Cucina della CarniaI arrived at the Municipio just in time. The room was already crowded with dozens of people seated in rows of folding chairs, but Signor del Fabbro spotted me and led me to an empty, reserved seat in front. During his opening speech, he introduced me as “a special guest from America.” The author was there, of course, along with a panel of scholars, but rather than focusing on the region’s cuisine, the discussion centered around the efforts of translating her cookbook into the Furlan language (each recipe is printed in both Italian and Furlan). I understood some of what was said, but not enough to fully hold my attention—my stomach was full, the room was uncomfortably toasty, and I was exhausted from my long walk earlier. When everyone stood up an hour later, I assumed the event was over (although, to my great embarrassment, I learned the next day that it had only been the intermission). I approached Melie Artico to autograph my copy of her book, and then, after not being able to find Signor del Fabbro to say goodbye, I just left.

During the lecture, I had noticed raindrops beginning to pelt the room’s large window. By the time I left, the skies had unleashed a full-blown thunderstorm. Not having had the foresight to carry my umbrella, I pulled my light jacket up over my head and sprinted the few blocks back to Hotel Scarpone.

pendalonsHere is the recipe for pendalons from Ristorante Ai Sette Nani:

12 ounces string beans, cut into 1-inch-long pieces
1-1/2 pounds white potatoes, peeled and cut into 1/4-inch-thick slices
1 cup water
1/2 teaspoon ground black pepper

1. Place a steamer rack inside a large pot; fill with 1 inch of water. Place the string beans on the rack. Bring to a boil over high heat; cover and steam until just tender, about 10–15 minutes.

2. Place the potato slices in a large pot, along with 1 cup water; bring to a boil over high heat. Reduce heat to medium-low; cook, covered, until the potatoes are tender, about 20–25 minutes, stirring occasionally as the water begins to evaporate. Remove from heat; coarsely mash the potatoes. Stir in the string beans and black pepper. Season to taste with salt.

Topping:
1 tablespoon olive oil
2 ounces pancetta, chopped
3 tablespoons finely chopped onion
1 garlic clove, minced
2 tablespoons chopped fresh Italian parsley
2 tablespoons chopped fresh chives

Heat the olive oil in a small skillet over medium heat. Add the pancetta, onion, and garlic; cook and stir until the onion softens and the pancetta is brown and crisp, about 7–8 minutes. Add the parsley and chives; cook and stir until wilted, about 1–2 minutes. Serve the topping over the potatoes.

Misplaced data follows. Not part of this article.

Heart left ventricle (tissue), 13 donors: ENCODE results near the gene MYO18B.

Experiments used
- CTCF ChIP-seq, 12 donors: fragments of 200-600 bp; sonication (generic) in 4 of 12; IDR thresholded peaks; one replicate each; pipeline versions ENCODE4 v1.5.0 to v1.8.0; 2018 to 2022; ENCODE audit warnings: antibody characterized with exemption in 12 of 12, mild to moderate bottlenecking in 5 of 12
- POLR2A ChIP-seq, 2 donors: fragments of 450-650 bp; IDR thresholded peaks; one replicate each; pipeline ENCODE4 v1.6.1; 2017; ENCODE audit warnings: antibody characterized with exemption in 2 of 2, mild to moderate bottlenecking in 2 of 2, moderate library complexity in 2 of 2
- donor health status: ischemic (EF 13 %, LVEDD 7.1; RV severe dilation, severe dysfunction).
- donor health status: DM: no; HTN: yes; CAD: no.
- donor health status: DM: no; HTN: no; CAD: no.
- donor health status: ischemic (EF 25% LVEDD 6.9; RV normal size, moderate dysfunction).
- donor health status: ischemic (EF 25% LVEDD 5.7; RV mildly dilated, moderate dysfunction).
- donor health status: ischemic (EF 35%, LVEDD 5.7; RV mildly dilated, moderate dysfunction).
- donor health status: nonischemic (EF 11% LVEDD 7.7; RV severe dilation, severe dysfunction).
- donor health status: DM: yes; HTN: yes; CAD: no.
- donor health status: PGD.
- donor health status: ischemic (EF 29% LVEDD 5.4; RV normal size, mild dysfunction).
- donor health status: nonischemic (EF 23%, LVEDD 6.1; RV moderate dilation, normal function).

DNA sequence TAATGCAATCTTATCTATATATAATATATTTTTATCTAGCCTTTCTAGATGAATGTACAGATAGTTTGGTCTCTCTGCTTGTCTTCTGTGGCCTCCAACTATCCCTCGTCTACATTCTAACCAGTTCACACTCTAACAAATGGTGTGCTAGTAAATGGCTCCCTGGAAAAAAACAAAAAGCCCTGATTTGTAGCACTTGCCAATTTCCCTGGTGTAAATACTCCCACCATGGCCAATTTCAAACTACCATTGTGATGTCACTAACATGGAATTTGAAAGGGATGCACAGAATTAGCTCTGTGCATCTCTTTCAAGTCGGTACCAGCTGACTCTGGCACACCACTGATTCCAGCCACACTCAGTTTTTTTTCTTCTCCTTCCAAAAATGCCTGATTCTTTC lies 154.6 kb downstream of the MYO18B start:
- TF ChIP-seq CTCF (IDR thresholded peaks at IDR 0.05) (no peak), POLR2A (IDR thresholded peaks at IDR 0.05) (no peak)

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DolomitesAfter a tasty breakfast of yogurt and granola, I left my hotel, Albergo Centrale, to explore the town of Forni di Sopra. The sky was clear, except for a few pillowy clouds drifting past the craggy peaks in the distance. It was now late July, and though much of Europe was suffocating under a stifling heat wave, cool Alpine breezes served to temper that warmth here in the Carnia mountains.

Anxious to get going toward my destination for lunch—a restaurant aptly named Polenta e Frico—I decided to begin my hike to the hamlet of Nuoitas a bit early. The journey took me northwestward, along the highway toward the Veneto. Since I had so much extra time, I walked slowly, admiring the view of the Dolomites, a massive, gray ridge poking up behind the green, forested slopes. When I reached the turnoff to Nuoitas, I idled awhile at the small bridge over the Tagliamento River, merely a trickle of a creek at this crossing. By the time I reached the hotel and restaurant, it was only 11:00am, so I found a seat outside to wait, savoring the quietude and brisk freshness of the sunny mountain air.

fogolar at Polenta e FricoAt noon I went inside, passing an unlit traditional fogolâr (hearth) as I followed the waiter into the dining room. Naturally, I felt obliged to order the polenta and frico (cheese and potato pancake), but there were still quite a few choices, including full and half portions for each dish. I settled on a half portion of polenta, frico, and sausage, although the serving was so generous, I could only imagine how enormous the full portion would have been! On the plate sat a thin wedge of frico atop a slice of polenta, with a small sausage on the side—and in what many would consider overkill, more than half the plate was smothered in a gooey layer of melted cheese. In an attempt to bring an ounce of healthfulness to my meal, I also ordered an insalata mista, which consisted of some rather bitter greens, cabbage, and tomato.

Forni di Sopra's Chiesa di San FlorianoMy return to Forni di Sopra took only 50 minutes, as I was hiking back at a swifter pace. After a brief rest in my room, I set out again, this time in the opposite direction toward the hamlet of Cella and the Chiesa di San Floriano. Located alongside the Tagliamento River, this 15th-century church had been deemed a national monument, famous for its fresco cycle by Gianfrancesco da Tolmezzo and altarpiece by Andrea Bellunello. The church was closed, however, so I hung around outside, thinking I might wait until it reopened at 5:00pm.

As in much of Carnia this time of year, the wide, gravelly riverbed of the Tagliamento was practically dry, with only a shallow stream flowing through its center. Someone had built a crossing out of rocks, and I watched as several young couples stepped carefully across the slick stones. On the far side was a park, where I could see a lake, fountain, and children’s playground. As the afternoon wore on, the sky began to darken, ominous rainclouds forming over the western mountain range. I took that as a sign I should head back. Tomorrow there would be plenty of time to visit the church.